AIRPORT bosses in the North East are intensifying their calls for an overhaul of the aviation tax system ahead of a major Government report.
While lampooning Prime Minister David Cameron with a cartoon showing him tipping Britain’s tourism and industry into the gleeful arms of France and Germany, Newcastle International chiefs say their message – that a rise in air passenger duty (APD) in April would cripple the UK’s economy – is a serious one.
Graeme Mason, planning and corporate affairs director at the city’s airport, said: “APD in the UK is at an unacceptably high level, and that is before the double inflation rise comes in from April 2012.
“This damaging tax sets the UK apart from the countries we are competing with and puts us at a serious disadvantage. It is particularly damaging to regional air services. For this reason we propose the Government looks again at the structure of APD.
“This issue is so important that we will not stop making the case for reform.”
This month will see the publication of a Department for Transport report into creating a “sustainable framework” for UK aviation. Produced following a six-month consultation with airlines, airports and businesses, it tries to balance the need for air travel with stringent environmental targets.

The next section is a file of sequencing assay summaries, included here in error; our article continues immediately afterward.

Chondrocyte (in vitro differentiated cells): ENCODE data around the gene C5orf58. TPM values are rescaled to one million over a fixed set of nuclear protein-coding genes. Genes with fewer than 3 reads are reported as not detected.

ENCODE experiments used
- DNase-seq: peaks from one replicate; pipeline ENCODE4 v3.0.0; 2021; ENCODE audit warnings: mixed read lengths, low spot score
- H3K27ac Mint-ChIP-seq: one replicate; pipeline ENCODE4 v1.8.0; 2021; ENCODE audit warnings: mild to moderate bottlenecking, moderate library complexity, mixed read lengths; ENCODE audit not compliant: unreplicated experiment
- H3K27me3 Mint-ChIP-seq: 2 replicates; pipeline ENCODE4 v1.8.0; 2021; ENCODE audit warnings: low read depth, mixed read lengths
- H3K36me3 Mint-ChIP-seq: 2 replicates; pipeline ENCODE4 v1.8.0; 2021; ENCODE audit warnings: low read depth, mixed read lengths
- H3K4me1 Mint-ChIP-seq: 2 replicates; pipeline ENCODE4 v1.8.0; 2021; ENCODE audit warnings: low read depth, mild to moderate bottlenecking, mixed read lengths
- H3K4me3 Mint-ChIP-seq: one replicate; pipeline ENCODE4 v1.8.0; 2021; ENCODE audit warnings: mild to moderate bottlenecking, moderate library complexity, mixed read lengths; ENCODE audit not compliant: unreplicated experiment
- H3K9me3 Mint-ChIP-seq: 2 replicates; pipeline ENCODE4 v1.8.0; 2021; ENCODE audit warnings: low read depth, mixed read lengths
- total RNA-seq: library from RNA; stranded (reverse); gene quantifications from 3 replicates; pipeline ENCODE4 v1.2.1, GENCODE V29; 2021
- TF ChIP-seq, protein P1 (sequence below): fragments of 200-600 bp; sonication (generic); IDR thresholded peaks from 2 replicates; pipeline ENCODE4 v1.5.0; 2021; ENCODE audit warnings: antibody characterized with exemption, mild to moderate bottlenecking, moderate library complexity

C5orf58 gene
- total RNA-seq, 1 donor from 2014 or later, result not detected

But any recommendations made in the report will come too late for many, with British Airways boss Willie Walsh announcing his firm is set to halve the number of jobs it will create in the near future – a move he blames on APD.
“Government policy, specifically Air Passenger Duty, the impact is massive and a major issue for the industry,” he said.
“The Government talk about job creation and growth but then have a policy which not only stifles that but actively destroys jobs and job opportunities.
“I speak specifically about the aviation sector, but there is a negative impact on tourism and APD definitely discourages business travel to the UK. It needs to be urgently addresses by the Government.”
Virgin Atlantic chief executive Steve Ridgeway has written to Chancellor George Osborne to plead for the planned 8% rise in Air Passenger Duty from April 1 to be abandoned.
“It is shocking that UK APD is already the world’s highest air passenger tax,” he said in the letter. “Given the importance you rightly place on international trade and inbound tourism in driving growth, increasing the cost of international business and visiting the UK is the last thing that should happen at this time.” Last week business lobby group the CBI called for the size of the APD increase to be reduced to 5%, while figures from the Office of National Statistics show that the Government collected an extra £530m in APD from air passengers last year – a 26% increase in revenue from 2010.
The Virgin Atlantic boss called for the Government to “commission an independent report on the full economic effects of aviation tax in Britain”.